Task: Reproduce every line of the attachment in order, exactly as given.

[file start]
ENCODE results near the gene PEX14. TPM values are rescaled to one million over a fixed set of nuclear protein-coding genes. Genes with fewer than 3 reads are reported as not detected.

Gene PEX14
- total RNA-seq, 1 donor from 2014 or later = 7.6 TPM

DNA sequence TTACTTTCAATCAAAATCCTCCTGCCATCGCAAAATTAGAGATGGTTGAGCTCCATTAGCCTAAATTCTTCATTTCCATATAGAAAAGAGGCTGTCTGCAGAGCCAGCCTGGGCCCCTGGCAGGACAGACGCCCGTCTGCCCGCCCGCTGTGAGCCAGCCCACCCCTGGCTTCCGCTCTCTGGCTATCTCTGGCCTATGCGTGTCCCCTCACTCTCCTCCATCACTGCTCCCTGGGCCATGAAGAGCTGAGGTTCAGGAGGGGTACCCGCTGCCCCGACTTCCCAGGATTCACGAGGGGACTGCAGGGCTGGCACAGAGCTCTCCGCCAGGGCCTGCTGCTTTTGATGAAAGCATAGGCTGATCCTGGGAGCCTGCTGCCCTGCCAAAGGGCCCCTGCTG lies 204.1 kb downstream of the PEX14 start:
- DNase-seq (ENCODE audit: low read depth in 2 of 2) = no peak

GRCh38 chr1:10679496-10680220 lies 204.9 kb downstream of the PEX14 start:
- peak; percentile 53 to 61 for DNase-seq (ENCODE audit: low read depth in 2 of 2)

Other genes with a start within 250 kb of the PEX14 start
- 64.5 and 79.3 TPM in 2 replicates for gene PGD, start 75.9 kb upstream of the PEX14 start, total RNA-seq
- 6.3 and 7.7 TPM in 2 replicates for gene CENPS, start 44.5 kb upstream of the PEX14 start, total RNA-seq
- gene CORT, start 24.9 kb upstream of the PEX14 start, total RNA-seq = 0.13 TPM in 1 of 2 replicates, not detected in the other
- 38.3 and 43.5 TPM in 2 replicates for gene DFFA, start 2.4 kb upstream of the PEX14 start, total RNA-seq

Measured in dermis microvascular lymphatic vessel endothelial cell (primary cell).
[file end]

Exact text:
ENCODE results near the gene PEX14. TPM values are rescaled to one million over a fixed set of nuclear protein-coding genes. Genes with fewer than 3 reads are reported as not detected.

Gene PEX14
- total RNA-seq, 1 donor from 2014 or later = 7.6 TPM

DNA sequence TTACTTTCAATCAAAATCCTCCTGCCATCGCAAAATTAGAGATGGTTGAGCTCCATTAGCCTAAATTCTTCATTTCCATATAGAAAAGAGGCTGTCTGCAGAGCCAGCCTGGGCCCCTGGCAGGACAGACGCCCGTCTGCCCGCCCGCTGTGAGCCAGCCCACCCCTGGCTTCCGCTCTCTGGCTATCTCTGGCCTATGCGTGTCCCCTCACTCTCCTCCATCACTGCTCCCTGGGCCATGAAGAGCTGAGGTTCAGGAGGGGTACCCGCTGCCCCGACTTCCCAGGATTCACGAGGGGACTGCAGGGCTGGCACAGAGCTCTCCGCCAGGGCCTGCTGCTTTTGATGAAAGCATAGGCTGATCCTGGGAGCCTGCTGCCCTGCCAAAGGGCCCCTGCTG lies 204.1 kb downstream of the PEX14 start:
- DNase-seq (ENCODE audit: low read depth in 2 of 2) = no peak

GRCh38 chr1:10679496-10680220 lies 204.9 kb downstream of the PEX14 start:
- peak; percentile 53 to 61 for DNase-seq (ENCODE audit: low read depth in 2 of 2)

Other genes with a start within 250 kb of the PEX14 start
- 64.5 and 79.3 TPM in 2 replicates for gene PGD, start 75.9 kb upstream of the PEX14 start, total RNA-seq
- 6.3 and 7.7 TPM in 2 replicates for gene CENPS, start 44.5 kb upstream of the PEX14 start, total RNA-seq
- gene CORT, start 24.9 kb upstream of the PEX14 start, total RNA-seq = 0.13 TPM in 1 of 2 replicates, not detected in the other
- 38.3 and 43.5 TPM in 2 replicates for gene DFFA, start 2.4 kb upstream of the PEX14 start, total RNA-seq

Measured in dermis microvascular lymphatic vessel endothelial cell (primary cell).